The other day, I was deputized by my wife to perform a mission-critical task. I was asked to visit the local grocery store and track down a few boxes of Kraft macaroni and cheese on short notice, ostensibly to please the cravings of several picky second-graders visiting our home.

Upon arrival at QFC, I headed straight over to the pasta aisle, thinking that must be the place to locate said product. Nope, strikeout. No mac-and-cheese there, unless you wanted to literally make your own from scratch. So then I tried the soup section, thinking that perhaps it would be lumped in with the cup-o-noodles and similar items. Again, no luck. Nothing remotely resembling mac-and-cheese to be found. So I finally had to track down a clerk, who after a moment of contemplation, directed me to the ambiguously-named “packaged meals” section of the store where at long last, I was able to acquire my elusive golden quarry.

The moral of the story? Perhaps it’s that I have a very low “grocery IQ” compared to all of the rest of you out there. But more importantly, given the focus of this blog, I think it reinforces the idea that every market, including the job market, is subject to some sort of categorization — and that if you’re a professional in transition, you need to think hard about the “box” you fit in that will most help an employer or recruiter to discover you!

I say this because I’ve met an increasing number of people who seem resistant to being “put in a box” or to associating themselves with a certain professional label. I’ll routinely hear people say things, for example, like “I’m a jack of all trades” or “I can wear lots of different hats” or “No, I really don’t think of myself as a typical sales professional. That term doesn’t do me full justice.” I even came across an individual the other day who is paid to supply events with food, for money, but seemed offended when I suggested she was a caterer. Instead, when I asked for clarification, I was treated to a lengthy description about how she “creates unique food experiences” and the like. But shucks, to me, that’s still a caterer. A special kind of caterer, perhaps, and one with a clear sense of differentiation, but still somebody who fits the general yellow-page heading of “catering” most people would envision, upon hearing the focus of her business.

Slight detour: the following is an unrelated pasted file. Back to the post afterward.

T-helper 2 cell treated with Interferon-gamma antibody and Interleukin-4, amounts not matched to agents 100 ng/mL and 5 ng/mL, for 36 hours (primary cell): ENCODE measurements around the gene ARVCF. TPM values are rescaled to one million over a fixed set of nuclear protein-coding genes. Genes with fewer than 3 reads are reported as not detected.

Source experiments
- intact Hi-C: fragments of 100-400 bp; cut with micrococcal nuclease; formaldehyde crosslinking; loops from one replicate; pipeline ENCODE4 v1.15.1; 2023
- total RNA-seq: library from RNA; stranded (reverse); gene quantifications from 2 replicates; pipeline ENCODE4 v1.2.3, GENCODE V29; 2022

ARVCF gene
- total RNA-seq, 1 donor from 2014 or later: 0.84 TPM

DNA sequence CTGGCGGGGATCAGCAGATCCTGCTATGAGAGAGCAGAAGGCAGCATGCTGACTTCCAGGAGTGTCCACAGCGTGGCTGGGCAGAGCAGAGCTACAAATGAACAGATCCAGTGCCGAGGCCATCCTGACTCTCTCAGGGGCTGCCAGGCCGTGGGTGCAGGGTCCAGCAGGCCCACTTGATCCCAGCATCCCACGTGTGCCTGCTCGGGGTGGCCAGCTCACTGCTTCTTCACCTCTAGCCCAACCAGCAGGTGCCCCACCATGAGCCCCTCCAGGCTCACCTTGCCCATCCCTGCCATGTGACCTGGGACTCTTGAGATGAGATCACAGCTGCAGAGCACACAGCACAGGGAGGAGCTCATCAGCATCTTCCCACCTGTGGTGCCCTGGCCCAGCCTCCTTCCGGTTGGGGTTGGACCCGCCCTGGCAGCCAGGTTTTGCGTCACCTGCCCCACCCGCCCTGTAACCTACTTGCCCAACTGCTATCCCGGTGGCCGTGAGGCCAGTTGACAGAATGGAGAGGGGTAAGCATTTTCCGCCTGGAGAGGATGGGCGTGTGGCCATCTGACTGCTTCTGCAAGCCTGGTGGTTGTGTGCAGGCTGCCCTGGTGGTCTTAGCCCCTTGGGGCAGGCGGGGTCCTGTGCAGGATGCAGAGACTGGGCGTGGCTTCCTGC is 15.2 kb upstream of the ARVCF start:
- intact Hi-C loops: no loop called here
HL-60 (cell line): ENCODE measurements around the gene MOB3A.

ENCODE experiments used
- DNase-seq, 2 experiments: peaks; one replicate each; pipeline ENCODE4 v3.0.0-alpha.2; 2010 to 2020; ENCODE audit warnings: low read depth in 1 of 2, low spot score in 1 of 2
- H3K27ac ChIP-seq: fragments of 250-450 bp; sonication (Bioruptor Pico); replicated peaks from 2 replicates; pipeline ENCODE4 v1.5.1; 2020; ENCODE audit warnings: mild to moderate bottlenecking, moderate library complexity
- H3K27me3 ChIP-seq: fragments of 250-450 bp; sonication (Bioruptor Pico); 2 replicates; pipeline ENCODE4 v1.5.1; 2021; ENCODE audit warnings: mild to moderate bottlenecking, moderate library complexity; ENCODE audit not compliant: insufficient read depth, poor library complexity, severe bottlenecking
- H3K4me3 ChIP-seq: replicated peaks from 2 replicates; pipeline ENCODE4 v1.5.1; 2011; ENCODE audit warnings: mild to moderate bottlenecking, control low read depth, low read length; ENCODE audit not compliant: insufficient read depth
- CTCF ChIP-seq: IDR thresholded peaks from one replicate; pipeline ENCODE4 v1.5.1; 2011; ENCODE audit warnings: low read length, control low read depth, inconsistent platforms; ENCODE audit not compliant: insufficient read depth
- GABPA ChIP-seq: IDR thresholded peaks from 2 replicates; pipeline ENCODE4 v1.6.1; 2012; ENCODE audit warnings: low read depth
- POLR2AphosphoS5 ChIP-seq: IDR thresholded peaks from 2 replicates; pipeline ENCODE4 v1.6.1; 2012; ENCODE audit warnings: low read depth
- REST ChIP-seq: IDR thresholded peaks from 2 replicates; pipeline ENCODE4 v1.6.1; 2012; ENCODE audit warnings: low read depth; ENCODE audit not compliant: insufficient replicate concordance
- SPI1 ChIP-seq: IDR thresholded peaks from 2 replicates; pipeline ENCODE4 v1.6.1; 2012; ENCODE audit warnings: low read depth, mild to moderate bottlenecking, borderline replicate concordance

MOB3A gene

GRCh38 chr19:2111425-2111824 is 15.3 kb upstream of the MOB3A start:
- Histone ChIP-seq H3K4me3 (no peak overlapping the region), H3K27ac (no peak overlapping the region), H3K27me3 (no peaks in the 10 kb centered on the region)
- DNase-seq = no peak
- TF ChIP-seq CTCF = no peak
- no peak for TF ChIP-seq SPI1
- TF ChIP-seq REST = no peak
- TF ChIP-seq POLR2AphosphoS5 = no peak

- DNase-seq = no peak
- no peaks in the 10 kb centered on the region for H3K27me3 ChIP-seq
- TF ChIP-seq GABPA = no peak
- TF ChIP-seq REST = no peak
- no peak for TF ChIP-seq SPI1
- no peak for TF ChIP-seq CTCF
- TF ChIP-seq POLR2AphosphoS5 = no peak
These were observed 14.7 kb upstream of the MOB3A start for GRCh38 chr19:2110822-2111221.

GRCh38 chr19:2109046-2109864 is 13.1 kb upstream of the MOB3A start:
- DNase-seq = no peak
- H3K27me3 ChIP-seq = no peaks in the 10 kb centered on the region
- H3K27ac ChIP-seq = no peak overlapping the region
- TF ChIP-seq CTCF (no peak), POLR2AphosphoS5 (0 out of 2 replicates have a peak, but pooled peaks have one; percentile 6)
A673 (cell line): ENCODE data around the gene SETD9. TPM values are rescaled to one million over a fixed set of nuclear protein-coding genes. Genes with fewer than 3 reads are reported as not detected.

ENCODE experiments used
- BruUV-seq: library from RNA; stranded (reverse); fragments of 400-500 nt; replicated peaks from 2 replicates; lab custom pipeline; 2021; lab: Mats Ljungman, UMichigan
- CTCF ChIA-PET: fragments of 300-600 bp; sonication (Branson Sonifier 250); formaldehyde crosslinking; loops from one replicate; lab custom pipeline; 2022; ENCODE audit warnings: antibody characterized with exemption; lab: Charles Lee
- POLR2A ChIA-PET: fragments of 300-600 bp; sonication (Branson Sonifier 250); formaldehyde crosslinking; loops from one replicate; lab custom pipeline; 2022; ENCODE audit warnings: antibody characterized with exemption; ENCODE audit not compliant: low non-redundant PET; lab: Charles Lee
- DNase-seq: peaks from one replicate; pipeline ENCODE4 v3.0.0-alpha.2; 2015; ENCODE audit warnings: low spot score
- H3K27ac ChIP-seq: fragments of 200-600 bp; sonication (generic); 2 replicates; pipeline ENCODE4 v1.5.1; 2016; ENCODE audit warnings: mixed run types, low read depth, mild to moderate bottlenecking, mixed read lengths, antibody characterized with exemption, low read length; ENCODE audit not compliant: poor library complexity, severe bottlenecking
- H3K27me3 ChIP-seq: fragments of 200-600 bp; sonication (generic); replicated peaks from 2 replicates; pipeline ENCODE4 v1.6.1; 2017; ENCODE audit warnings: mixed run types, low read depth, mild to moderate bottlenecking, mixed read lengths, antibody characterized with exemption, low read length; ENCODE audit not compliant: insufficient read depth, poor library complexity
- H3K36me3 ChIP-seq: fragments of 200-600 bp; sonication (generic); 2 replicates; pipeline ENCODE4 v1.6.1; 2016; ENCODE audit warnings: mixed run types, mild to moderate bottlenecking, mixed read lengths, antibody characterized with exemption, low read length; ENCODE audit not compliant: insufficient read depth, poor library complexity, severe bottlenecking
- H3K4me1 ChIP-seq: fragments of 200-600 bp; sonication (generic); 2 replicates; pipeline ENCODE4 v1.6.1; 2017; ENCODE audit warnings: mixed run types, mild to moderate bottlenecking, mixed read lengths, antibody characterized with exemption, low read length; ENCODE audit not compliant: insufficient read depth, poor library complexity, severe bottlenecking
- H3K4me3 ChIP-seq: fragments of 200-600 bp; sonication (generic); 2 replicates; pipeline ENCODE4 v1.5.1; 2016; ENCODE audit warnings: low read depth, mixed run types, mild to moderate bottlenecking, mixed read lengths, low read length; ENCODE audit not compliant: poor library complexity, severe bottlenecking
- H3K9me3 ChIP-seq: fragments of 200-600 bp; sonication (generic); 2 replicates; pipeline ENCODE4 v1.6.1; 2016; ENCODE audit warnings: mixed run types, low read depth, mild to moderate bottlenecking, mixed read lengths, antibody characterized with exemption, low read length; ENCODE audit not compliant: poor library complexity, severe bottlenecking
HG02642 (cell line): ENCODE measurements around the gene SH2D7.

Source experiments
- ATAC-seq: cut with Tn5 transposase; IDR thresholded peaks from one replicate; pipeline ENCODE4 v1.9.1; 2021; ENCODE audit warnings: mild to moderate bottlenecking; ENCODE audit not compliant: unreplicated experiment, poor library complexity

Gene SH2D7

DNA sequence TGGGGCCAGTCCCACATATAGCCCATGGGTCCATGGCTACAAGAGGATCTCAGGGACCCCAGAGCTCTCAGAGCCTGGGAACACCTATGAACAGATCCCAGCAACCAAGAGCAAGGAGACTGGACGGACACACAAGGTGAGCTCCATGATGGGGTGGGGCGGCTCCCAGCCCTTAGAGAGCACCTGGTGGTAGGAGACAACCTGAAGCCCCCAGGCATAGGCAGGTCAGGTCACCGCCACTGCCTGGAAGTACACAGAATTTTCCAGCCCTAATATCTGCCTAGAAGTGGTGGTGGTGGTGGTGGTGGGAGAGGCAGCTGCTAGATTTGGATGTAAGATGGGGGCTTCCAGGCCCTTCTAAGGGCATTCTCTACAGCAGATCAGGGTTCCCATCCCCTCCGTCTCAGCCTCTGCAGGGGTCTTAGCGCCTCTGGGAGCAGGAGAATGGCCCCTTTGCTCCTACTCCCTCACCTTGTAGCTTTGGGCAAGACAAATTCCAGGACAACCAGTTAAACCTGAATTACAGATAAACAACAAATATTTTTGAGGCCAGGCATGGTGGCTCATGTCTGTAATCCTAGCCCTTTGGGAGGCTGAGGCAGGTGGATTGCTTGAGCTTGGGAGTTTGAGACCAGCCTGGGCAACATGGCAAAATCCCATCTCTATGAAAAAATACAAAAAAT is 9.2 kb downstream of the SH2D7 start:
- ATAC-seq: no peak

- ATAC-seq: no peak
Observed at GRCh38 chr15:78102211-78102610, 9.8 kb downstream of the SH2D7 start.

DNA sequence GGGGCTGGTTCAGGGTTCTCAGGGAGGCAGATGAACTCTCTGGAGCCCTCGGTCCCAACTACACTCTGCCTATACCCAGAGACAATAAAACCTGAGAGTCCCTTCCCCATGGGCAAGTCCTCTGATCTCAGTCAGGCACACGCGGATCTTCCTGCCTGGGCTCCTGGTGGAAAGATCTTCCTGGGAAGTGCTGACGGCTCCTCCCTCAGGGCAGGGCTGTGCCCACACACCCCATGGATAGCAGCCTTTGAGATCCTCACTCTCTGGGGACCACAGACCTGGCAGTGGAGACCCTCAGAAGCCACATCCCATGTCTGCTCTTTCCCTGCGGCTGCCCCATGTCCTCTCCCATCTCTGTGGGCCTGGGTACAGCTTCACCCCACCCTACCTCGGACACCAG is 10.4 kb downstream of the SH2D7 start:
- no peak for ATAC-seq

So why is this important? For two reasons. One, because an awfully large percentage of jobs come from word-of-mouth networking, including from folks who have no experience in your particular area of expertise — but could potentially refer you to somebody with a suitable need. These people aren’t going to be able to faithfully reproduce an unorthodox, lengthy, and multi-faceted elevator pitch. They need the shorthand version of what you do for a living, basically represented by a job title or two. Your goal should be to prime them with a trigger word like “accountant” or “sales manager” OR “human resource professional” that jogs their memory and enables them to pass your name along, should they surface a business owner or hiring manager in need.

As for the second reason? When dealing with the other aspect of the job creation process, which involves your credentials being pulled out of a resume or social media database, such as LinkedIn, you can be assured that job titles are the dominant search criteria. If a company is looking for somebody to help them analyze financial data, for example, they’re going to search for “financial analyst” or “FP&A specialist” in the title box. These are the mainstream labels used in this field and somebody billing themselves as an “Excel jockey and quantitative finance guru” or some other unique moniker is going to be invisible to the vast majority of recruiting searches conducted.

(in fact, when it comes to many LinkedIn profiles, I encourage people to translate any obscure titles they’ve been given by past employers into their more ‘mainstream’ equivalent — or at least put the auxiliary title in parentheses, afterward, so it’s fully findable in searches)

So don’t get me wrong. It’s good to be different. It’s good to figure out what sets you apart from the crowd and will help you brand yourself in a unique way versus your competitors. But don’t throw out the baby with the bathwater. You still to need to embrace the box/category/label the marketplace has created for professionals who solve the types of problems you solve. If you don’t know what this is, exactly, you’ve either invented a brand new career niche (unlikely) the world has truly never seen before — or you might need to conduct further research into the matter at hand, to figure out what most of the organizations you’re targeting would call a person like you.

We’re all unique. But only to a point, professionally…